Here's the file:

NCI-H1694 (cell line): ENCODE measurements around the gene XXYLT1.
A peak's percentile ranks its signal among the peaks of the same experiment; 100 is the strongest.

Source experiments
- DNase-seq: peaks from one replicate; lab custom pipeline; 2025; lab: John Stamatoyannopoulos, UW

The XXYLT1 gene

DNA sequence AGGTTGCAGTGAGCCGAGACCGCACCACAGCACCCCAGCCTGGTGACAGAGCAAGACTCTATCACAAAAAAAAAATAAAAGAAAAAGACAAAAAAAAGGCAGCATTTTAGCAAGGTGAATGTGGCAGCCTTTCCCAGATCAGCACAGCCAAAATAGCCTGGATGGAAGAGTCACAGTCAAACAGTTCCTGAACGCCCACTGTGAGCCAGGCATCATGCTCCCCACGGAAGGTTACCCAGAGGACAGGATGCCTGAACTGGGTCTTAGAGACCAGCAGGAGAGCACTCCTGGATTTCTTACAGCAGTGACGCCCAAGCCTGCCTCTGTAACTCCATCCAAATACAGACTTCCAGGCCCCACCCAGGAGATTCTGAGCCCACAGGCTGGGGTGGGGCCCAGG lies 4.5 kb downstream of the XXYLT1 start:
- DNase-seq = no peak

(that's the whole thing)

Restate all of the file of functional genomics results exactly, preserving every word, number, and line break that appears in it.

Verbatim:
NCI-H1694 (cell line): ENCODE measurements around the gene XXYLT1.
A peak's percentile ranks its signal among the peaks of the same experiment; 100 is the strongest.

Source experiments
- DNase-seq: peaks from one replicate; lab custom pipeline; 2025; lab: John Stamatoyannopoulos, UW

The XXYLT1 gene

DNA sequence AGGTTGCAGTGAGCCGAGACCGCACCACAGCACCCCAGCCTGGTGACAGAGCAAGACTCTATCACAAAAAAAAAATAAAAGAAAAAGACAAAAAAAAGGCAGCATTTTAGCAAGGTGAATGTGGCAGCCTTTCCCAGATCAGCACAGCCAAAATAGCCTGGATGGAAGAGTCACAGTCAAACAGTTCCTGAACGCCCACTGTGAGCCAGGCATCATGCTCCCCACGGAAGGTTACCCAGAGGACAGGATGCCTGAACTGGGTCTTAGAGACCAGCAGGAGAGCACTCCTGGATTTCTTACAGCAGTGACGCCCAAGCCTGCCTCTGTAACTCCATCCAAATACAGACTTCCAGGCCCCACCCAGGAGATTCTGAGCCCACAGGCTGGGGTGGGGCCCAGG lies 4.5 kb downstream of the XXYLT1 start:
- DNase-seq = no peak